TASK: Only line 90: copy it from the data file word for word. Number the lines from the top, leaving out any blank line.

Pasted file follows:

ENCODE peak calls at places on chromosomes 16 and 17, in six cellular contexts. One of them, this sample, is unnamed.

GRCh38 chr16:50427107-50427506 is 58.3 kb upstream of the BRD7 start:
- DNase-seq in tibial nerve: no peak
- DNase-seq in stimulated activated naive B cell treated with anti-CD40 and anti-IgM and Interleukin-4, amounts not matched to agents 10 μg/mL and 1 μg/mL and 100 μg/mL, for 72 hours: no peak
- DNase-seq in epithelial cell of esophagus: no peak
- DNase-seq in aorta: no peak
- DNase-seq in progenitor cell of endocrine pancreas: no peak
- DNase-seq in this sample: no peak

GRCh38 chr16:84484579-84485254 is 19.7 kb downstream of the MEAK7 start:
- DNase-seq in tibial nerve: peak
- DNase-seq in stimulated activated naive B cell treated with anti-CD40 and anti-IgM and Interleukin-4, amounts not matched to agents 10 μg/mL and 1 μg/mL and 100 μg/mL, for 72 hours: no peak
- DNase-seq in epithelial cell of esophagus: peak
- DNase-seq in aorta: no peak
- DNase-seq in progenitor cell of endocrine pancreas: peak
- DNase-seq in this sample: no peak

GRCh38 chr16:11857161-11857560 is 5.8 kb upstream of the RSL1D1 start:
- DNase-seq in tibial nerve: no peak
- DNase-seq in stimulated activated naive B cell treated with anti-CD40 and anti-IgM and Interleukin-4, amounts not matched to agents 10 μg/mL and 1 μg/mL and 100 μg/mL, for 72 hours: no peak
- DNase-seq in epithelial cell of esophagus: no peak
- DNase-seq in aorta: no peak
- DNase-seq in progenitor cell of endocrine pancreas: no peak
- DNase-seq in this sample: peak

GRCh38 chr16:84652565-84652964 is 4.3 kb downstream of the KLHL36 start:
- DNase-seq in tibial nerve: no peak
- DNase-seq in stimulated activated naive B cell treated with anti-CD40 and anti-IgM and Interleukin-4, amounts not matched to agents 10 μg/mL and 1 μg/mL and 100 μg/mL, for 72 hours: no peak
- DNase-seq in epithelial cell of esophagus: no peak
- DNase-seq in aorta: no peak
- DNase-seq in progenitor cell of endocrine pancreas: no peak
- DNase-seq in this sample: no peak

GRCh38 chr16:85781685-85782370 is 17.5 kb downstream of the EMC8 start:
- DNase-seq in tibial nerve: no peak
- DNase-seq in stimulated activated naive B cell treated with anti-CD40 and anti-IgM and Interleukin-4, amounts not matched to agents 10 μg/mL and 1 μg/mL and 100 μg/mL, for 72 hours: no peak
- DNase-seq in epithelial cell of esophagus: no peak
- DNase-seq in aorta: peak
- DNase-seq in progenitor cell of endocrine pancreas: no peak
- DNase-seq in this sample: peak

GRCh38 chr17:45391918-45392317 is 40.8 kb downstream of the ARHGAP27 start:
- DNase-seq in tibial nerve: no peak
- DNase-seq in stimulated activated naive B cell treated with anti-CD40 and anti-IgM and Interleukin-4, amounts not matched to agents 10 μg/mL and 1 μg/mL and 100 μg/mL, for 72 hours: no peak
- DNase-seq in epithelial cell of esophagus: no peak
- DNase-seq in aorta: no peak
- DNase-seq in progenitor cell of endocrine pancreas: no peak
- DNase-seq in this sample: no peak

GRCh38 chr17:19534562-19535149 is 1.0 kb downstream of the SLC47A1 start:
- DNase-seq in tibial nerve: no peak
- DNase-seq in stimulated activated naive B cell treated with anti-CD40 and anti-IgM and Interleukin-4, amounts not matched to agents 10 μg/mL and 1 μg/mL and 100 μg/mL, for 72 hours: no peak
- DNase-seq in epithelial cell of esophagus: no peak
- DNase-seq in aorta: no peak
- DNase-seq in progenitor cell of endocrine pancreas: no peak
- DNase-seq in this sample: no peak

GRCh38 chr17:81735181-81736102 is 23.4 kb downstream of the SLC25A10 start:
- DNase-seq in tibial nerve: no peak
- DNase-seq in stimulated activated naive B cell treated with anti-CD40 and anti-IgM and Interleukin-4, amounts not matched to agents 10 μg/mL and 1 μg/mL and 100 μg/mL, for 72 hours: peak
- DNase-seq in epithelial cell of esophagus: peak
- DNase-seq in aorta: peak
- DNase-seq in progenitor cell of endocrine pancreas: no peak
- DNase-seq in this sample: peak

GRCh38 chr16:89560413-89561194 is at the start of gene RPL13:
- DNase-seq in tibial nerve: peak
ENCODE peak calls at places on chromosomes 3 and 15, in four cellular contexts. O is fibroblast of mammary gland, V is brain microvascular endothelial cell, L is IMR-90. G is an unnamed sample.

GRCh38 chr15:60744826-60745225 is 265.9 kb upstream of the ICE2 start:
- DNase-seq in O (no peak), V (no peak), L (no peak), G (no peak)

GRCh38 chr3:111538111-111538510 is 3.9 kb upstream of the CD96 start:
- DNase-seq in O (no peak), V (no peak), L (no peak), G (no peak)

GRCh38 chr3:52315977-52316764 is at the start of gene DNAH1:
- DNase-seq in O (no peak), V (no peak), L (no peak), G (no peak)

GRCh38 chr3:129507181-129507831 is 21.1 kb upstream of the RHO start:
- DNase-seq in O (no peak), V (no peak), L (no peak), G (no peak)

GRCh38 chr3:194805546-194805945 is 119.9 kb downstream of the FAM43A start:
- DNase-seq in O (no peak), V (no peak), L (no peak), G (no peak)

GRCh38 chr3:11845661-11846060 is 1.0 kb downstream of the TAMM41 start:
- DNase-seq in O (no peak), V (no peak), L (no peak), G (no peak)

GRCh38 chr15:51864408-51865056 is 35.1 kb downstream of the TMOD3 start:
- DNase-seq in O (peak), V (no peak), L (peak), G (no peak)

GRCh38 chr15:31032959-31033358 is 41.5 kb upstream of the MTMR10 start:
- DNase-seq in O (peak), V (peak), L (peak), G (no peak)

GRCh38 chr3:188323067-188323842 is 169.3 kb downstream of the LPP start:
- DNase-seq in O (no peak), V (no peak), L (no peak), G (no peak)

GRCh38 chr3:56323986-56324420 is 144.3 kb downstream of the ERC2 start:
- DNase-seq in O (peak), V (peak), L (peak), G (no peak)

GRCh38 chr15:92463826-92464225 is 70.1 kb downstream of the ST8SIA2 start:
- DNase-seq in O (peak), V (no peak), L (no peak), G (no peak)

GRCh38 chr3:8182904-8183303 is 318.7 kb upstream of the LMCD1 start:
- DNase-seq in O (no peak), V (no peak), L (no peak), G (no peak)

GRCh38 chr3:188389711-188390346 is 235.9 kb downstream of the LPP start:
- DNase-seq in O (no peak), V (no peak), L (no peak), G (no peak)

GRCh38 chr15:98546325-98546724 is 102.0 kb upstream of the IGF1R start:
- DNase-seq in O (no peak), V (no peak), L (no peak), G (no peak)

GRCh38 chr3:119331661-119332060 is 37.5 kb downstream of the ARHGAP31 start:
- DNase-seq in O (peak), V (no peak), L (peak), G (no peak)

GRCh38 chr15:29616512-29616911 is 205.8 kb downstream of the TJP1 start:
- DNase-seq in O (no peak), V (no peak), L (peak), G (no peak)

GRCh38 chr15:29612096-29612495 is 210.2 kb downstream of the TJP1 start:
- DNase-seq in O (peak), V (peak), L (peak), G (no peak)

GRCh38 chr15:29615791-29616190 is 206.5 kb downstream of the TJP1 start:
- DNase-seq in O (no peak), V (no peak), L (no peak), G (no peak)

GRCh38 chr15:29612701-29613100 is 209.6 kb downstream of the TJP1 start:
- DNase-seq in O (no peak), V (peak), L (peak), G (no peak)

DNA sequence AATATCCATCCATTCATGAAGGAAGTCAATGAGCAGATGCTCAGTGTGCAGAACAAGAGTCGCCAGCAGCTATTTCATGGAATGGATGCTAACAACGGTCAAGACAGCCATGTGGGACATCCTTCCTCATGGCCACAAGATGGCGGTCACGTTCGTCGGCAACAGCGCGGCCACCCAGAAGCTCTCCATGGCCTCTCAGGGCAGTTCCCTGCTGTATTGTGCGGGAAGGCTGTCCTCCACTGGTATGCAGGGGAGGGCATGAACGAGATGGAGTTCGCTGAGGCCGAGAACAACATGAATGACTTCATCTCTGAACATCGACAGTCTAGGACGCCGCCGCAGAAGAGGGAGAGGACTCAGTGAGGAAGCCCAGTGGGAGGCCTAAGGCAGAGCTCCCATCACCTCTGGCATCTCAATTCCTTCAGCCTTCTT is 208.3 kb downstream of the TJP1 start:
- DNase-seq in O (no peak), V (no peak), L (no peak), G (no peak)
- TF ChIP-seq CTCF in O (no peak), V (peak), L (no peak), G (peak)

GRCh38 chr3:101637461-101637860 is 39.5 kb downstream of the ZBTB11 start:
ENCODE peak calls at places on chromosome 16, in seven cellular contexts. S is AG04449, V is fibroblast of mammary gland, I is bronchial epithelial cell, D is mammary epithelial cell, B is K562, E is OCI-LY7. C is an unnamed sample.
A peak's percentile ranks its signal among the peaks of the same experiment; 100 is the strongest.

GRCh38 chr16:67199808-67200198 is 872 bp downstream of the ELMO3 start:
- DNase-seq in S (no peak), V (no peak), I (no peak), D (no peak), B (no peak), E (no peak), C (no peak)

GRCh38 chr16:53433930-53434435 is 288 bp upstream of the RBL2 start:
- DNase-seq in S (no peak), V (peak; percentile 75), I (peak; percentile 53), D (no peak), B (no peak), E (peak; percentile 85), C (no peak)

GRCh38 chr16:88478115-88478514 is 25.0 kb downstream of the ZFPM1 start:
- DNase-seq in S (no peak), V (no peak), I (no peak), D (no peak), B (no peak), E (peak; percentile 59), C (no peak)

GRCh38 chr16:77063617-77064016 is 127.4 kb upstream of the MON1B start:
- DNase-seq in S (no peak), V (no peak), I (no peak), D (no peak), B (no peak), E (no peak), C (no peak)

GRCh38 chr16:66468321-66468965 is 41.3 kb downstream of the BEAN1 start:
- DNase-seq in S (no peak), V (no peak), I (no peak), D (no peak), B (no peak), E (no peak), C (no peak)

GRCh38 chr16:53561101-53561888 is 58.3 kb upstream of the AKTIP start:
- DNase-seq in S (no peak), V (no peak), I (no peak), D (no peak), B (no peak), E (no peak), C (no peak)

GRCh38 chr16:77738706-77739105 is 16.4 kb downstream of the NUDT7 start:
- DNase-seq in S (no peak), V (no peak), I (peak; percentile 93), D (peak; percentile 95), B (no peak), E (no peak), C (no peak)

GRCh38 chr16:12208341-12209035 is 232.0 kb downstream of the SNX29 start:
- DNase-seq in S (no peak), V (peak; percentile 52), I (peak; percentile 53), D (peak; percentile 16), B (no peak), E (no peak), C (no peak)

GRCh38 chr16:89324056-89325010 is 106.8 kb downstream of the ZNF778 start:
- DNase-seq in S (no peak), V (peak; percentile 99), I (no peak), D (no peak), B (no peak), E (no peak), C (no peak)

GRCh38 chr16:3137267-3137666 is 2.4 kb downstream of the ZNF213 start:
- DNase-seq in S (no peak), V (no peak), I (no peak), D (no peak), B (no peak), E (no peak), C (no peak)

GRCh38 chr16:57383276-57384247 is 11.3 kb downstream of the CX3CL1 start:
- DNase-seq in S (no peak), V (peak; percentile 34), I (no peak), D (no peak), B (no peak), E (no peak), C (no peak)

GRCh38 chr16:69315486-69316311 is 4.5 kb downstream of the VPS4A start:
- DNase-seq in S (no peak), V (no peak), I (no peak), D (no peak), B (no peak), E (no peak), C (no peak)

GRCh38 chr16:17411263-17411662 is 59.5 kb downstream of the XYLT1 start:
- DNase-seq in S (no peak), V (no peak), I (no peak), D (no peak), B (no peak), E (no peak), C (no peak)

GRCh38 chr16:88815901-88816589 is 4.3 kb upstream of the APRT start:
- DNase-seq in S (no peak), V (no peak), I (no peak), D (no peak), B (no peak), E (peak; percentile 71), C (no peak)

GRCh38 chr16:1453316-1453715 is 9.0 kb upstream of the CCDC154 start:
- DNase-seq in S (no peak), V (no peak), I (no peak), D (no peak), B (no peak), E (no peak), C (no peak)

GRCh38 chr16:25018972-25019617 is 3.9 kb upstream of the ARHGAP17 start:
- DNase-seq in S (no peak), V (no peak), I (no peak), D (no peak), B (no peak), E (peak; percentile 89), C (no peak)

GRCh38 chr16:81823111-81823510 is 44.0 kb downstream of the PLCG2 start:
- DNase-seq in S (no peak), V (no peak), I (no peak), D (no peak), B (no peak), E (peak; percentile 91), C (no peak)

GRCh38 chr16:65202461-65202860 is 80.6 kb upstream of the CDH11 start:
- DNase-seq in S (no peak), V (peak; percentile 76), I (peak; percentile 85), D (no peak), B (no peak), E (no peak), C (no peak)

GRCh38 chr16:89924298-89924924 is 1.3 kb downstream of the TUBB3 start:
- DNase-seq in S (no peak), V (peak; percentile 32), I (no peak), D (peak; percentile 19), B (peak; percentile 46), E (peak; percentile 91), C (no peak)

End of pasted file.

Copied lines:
- DNase-seq in O (peak), V (no peak), L (peak), G (no peak)